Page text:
Prior to the expiration 530 of the fourth request 526 (i.e., the end of the VF attempt bar 524), an AF therapy delivery attempt occurs, illustrated as an AF attempt bar 532. In this case, the AF therapy delivery attempt 532 involves a defibrillation shock, which occurs at a shock delivery time 534. When the AF therapy delivery attempt 532 occurs, a fifth request 536 is issued. The fifth request 536 specifies a pre-shock EGM recording time 538 and an expiration time 540. The pre-shock EGM recording time 538 indicates a time in the past from which to record EGM data.
Because the second set of EGM data 528 is already being recorded, EGM data continues to be recorded into the second set of EGM data 528. It is also determined that the specified pre-shock EGM recording time 538 is within the time span of the second set of EGM data 528, and EGM data for the pre-shock EGM recording time 538 has already been recorded. Therefore, in this particular case, there is no need to record past EGM data when the fifth request 536 is received. However, in other scenarios, there may be a need go back to prior received EGM data and record EGM data starting from a specified prior time, if the requested past data has not already been recorded. It is noted that the AF attempt 532, the first VF attempt 524, and the second set of EGM data 528 are multiply temporally linked.
In the particular exemplary scenario 500 of
Sometime after recording the third set of EGM data 544, a second AF attempt occurs, which is illustrated as a second AF attempt bar 548. In response to the second AF attempt 548, another request (not shown) is issued to begin recording a fourth set of EGM data 550. In this case, no other events occur during recording of the fourth set of EGM data 550. As such, the second AF attempt 548 is said to be singly temporally linked to the fourth set of EGM data 550. In addition, the second AF attempt 548 occurred as a result of the AF episode 510. The AF episode 510, the first AF attempt 532, and the second AF attempt 548 are said to be therapeutically linked. As discussed above, data structures can be created that create associations between therapeutically linked events, such as cardiac episodes, and therapy delivery attempts.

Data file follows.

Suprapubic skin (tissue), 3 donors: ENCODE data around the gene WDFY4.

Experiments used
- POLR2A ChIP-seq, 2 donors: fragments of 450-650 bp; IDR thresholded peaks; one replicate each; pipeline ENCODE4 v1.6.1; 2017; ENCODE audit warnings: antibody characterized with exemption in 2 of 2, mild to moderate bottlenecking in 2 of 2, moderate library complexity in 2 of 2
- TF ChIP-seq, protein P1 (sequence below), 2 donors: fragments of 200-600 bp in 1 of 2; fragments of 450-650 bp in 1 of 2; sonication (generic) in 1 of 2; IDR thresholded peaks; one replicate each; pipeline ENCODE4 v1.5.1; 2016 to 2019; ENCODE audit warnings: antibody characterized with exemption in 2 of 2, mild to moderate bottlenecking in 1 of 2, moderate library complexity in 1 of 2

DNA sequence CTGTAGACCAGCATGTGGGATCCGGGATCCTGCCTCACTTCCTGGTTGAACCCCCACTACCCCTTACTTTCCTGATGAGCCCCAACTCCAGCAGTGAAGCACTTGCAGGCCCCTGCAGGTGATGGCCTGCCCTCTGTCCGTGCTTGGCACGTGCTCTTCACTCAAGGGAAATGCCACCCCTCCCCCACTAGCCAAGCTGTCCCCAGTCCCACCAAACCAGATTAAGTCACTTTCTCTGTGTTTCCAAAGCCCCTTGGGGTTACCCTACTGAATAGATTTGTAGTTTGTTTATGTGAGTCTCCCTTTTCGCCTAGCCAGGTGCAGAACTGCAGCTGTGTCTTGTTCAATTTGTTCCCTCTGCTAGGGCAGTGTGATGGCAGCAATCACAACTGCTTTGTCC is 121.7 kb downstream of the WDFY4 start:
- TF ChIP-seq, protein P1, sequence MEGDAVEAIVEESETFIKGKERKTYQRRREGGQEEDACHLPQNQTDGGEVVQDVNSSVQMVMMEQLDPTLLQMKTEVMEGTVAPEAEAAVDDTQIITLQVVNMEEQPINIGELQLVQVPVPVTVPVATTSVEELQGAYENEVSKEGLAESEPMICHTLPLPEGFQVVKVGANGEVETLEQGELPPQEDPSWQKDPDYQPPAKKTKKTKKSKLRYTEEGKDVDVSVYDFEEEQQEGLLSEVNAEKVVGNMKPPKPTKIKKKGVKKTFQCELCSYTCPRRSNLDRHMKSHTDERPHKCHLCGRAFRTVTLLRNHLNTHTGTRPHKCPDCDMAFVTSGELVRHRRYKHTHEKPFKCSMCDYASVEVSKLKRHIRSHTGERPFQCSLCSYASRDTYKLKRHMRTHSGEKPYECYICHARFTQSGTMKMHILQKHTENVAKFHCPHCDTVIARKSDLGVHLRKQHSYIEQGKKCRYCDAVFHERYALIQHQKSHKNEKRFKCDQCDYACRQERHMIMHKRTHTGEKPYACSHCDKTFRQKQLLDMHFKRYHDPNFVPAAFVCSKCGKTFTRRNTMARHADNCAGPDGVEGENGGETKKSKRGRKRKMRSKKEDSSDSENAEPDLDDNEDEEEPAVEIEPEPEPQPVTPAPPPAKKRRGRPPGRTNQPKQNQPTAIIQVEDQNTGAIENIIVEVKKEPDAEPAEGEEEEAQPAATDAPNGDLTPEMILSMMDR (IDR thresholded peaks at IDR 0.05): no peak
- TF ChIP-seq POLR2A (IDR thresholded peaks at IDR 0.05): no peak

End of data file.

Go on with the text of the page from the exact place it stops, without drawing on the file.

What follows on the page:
The first AF therapy delivery attempt 532 is temporally linked with the second set of EGM data 528. The VF therapy delivery attempt 524 is also temporally linked with the second set of EGM data 528. As such, the first AF therapy delivery attempt 532 is multiply temporally linked, and not singly temporally linked, with the second set of EGM data 528. The second set of EGM data 528 is therefore not removed from memory.